Today, all the Girl Scout troops at M2's school held their Thanksgiving Service Project meeting. The troops donated designated food items to fill boxes for twenty local families. At the end of the day, families would have their entire Thanksgiving dinner supplied for them, including the turkey.
In addition to helping pack the boxes, the girls created a centerpiece for the tables and had the chance to personalize some leaves to glue onto the little Thanksgiving prayer that went inside the box.
M2 worked hard on her little leaf. I loved what she wrote. Much better than another girl's "Help the pore." Um, first of all, I don't think it's nice to point out to people that you are providing this food because they don't have funds at the moment--pretty sure they know that. And, if you're going to call someone poor, maybe spell it correctly? But, they are in 2nd grade and I couldn't explain to the Brownie (what with all the chaos and trying to keep our token Brownie Brat under control) how maybe we could not make the people in receipt of our boxes feel worse about their situation than they already do. My husband said, "Yeah. Kind of like writing a letter to a soldier that says, 'I hope you don't die.'" OUCH.
I also took exception to many of the messages the girls were receiving during this food-oriented project. I don't think I'll ever look at hunger and the availability of food in the same way again. After seeing Ethiopia and bringing M3 home, I have a really hard time listening to people talk about Americans being in dire straits. I know everything is relative and I understand that relative to others, Americans can certainly find themselves in need of help. But there is a difference and it's a glaring one and I cannot listen to idle talk like that without bristling. Nor can I say it out loud because it's intellectually dishonest of me.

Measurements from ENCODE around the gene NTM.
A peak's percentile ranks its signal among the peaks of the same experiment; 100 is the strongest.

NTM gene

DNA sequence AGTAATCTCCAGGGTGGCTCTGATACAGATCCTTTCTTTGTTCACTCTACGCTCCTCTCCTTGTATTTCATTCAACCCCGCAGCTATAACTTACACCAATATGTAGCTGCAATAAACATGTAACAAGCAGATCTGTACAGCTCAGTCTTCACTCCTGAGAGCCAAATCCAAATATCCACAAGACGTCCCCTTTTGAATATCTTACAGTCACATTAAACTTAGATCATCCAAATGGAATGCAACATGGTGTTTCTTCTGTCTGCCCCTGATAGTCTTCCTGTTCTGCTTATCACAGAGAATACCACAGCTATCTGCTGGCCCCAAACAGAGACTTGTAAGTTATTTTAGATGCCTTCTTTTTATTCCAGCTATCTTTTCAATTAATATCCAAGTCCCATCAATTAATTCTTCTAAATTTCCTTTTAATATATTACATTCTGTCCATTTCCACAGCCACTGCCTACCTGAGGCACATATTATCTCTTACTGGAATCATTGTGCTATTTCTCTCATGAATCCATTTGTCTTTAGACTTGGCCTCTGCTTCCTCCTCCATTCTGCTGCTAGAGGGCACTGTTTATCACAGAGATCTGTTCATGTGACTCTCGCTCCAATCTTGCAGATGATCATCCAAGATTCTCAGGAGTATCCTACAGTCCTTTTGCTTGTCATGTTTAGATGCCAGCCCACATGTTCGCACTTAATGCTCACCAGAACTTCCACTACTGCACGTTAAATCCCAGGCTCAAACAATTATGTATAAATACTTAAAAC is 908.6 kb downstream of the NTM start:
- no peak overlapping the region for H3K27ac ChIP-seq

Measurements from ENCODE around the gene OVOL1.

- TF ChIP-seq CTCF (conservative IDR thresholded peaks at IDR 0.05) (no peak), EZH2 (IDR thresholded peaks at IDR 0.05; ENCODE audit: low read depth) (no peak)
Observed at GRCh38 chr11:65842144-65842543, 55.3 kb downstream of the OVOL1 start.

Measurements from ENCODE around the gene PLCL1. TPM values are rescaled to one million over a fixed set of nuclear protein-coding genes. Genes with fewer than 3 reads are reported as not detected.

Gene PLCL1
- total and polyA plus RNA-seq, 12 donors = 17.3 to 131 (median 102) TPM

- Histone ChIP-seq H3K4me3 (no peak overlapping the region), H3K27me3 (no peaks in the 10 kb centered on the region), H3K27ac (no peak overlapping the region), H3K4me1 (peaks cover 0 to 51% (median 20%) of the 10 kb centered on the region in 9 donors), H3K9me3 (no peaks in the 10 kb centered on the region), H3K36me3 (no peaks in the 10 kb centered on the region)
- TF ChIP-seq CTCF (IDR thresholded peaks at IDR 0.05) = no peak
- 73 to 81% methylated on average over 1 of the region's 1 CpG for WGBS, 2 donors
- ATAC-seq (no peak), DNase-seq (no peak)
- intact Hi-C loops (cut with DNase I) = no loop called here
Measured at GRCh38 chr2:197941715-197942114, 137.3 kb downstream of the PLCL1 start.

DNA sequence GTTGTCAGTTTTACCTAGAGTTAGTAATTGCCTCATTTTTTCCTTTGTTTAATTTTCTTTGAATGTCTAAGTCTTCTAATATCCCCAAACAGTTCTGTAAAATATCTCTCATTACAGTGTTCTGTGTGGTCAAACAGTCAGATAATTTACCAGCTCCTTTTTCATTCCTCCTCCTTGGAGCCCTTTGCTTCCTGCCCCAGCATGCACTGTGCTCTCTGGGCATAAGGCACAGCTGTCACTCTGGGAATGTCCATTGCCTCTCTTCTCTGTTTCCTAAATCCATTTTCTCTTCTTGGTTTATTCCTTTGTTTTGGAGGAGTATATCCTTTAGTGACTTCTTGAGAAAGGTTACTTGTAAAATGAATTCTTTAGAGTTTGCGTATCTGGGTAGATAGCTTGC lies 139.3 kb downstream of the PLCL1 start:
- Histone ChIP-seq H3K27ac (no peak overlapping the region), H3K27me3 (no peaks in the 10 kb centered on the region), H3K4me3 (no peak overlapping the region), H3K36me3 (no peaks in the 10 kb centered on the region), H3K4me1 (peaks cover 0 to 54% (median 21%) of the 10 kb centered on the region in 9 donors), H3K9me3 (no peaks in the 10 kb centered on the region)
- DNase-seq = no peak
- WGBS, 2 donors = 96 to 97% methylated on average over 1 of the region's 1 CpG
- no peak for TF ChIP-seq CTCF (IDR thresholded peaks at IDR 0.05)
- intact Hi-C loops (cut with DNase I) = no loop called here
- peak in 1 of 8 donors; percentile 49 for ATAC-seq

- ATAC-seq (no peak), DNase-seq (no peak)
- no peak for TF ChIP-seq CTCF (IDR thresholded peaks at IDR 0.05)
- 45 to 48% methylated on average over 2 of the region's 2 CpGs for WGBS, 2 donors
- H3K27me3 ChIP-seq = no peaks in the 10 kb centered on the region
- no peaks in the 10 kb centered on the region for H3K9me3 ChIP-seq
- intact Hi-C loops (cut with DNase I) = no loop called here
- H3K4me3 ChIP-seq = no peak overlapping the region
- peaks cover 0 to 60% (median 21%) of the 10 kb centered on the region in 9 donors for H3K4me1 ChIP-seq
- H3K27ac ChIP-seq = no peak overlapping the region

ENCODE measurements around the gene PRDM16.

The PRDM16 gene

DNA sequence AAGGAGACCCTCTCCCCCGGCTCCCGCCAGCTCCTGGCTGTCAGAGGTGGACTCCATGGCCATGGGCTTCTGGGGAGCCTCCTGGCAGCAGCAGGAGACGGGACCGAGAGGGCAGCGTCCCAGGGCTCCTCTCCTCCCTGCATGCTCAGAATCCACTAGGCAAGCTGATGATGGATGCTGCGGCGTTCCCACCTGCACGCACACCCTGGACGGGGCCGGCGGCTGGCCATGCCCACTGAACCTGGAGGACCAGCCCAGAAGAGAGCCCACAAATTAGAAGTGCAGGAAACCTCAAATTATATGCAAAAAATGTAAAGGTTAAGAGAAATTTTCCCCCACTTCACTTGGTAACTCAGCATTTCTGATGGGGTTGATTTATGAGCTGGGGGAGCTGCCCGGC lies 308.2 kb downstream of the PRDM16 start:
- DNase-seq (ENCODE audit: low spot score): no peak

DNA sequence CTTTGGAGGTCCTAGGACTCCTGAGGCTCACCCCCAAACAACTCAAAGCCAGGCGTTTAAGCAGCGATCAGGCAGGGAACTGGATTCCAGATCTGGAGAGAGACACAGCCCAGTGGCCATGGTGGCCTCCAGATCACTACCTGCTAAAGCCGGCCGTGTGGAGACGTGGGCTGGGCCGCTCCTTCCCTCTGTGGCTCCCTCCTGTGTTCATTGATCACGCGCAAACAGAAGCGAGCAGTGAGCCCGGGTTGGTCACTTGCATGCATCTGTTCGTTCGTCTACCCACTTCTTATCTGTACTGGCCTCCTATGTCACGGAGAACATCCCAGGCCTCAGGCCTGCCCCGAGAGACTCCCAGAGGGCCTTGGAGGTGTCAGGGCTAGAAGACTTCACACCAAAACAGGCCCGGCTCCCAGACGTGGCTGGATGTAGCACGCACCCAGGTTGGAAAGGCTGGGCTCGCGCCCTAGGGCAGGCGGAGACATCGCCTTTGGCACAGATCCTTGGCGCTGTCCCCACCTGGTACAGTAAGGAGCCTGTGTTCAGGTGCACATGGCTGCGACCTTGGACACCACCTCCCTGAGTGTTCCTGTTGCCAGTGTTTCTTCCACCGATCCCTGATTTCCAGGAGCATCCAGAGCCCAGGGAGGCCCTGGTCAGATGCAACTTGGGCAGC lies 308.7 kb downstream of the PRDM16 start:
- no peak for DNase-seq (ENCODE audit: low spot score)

The difference being these families likely have kids who eat breakfast and lunch at school. And, if it weren't the Girl Scouts, there would be some sort of opportunity for a Thanksgiving meal somewhere. Even something as simple as a neighbor noticing your child is hungry or you aren't going to the grocery store very often could lead to a random act of kindness. But, where M3 is from? Not so much.
You can go to school, but there is no food on a regular basis. You could go to church for help and find none of the physical food variety. You could ask your neighbor for food, but they are just as hungry and without as you so it does no good.
Every person receiving one of these boxes is receiving it at their home. And, their home is not a plastic tarp thrown over a string on the side of a busy street. Each family received a phone call regarding their drop-off time...which means they have phones and a way to get help to their home if they need it.
I'm not trying to be maudlin or to say that I don't think people here benefit from a hand. I know we have many times over the past seven months. Usually, we are the ones to give the hand. It's been quite the enlightening experience to have to take someone else's hand. However, even with the new realization and a deeper understanding of what it means to worry and wonder rather than remove that worry and wonder from someone else, I still would never in a million years say we were anywhere close to what M3 has seen, felt, heard or suffered through in life. Not even close.
I think everyone has something for which to be thankful in this season. And, the funny thing is, if they celebrated Thanksgiving in Ethiopia, people there would have lists of things they were thankful for because they have a spirit like I've never seen.
I'm thankful for the perspective that has come from my blue collar, small town, do-it-your-own-self roots that run right alongside my crap happens, we-are-not-a-3rd-world-country-by-any-stretch understanding.
I cannot wait to see M3's face when she gets a load of Aunt Connie's turkey, Mamaw's apple salad and one of Aunt Kristi's fantastic desserts. And someday, with enough work, I know she'll be able to feel and express her thanks in a real and lasting way.